People Who Experience Sudden, Dramatic Financial Loss Are 50% More Likely To Die Within 20 Years
The study suggests that financial health is more closely tied to wellbeing than might have been previously assumed.
Los Angeles Times:
A Sudden Loss Of Wealth May Be Hazardous To Your Health
Your financial health may have more bearing on your physical health than you realize. American adults who experienced a sudden and substantial loss of wealth were 50% more likely to die in a 20-year period than were others in their age group whose financial picture remained relatively stable, or improved. (Kaplan, 4/3)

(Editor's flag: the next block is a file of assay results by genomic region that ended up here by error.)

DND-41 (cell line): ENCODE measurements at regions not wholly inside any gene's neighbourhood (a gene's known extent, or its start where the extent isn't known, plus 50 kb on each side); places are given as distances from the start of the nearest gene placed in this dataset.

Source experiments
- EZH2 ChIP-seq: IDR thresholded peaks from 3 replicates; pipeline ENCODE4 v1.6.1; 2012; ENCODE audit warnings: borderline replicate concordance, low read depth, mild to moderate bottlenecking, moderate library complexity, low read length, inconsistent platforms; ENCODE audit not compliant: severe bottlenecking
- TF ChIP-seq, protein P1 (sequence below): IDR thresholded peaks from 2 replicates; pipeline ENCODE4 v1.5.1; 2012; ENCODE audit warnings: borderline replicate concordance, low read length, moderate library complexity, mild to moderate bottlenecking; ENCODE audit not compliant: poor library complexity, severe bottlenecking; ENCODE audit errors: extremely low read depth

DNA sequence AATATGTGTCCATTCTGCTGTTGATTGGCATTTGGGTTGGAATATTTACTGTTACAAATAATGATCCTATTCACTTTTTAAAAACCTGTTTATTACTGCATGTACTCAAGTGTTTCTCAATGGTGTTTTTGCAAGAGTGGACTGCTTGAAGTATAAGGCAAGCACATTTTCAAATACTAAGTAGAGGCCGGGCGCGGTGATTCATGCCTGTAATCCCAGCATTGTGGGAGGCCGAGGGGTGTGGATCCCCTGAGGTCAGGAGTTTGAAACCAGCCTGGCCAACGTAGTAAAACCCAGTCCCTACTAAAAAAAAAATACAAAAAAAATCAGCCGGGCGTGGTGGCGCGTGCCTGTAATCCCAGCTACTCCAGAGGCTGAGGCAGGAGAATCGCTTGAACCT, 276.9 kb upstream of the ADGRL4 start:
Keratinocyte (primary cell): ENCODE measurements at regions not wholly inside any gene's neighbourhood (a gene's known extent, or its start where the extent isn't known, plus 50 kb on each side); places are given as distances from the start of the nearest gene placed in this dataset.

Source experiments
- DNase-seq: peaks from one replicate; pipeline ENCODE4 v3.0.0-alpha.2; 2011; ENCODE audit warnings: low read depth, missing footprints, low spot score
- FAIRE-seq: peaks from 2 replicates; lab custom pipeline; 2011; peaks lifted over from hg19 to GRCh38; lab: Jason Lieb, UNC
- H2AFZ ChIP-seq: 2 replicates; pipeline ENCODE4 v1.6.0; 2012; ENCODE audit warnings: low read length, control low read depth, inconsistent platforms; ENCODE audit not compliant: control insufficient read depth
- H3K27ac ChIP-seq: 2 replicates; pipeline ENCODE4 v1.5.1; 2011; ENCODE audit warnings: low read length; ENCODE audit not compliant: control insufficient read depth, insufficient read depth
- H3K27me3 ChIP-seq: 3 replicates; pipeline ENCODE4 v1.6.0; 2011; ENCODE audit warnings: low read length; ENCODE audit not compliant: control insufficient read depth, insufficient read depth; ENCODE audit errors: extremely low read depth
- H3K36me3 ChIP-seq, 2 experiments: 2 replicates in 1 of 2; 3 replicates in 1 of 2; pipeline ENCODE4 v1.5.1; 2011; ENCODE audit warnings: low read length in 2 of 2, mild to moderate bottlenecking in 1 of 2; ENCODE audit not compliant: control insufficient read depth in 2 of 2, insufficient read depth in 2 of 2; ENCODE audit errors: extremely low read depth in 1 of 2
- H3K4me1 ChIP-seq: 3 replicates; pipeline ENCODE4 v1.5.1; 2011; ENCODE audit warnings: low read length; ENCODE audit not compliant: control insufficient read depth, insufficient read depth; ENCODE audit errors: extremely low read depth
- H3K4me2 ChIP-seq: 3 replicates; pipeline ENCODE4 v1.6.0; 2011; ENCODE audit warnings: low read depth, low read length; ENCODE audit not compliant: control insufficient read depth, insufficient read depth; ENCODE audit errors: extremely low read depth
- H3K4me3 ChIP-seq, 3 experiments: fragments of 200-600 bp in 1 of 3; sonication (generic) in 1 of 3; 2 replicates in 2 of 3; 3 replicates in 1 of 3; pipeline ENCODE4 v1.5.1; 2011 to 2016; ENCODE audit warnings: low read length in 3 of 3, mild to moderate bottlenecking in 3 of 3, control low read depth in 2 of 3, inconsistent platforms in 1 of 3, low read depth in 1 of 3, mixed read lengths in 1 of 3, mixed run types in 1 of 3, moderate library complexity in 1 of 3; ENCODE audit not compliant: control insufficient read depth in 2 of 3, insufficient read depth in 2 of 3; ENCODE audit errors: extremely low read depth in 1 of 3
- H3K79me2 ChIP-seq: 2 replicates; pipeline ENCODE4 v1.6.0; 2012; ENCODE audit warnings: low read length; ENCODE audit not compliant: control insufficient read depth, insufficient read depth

Loss Of Wealth Tied To Higher Death Risk
An analysis involving more than 8,000 Americans found that those who suffered a "negative wealth shock" — defined as losing at least 75 percent of their wealth in two years — faced a 50 percent increased risk of dying over the next two decades. "That was surprising," says Lindsay Pool, a research assistant professor of preventive medicine at Northwestern University. "A 50 percent increased risk of mortality over a 20-year period is a lot." (Stein, 4/3)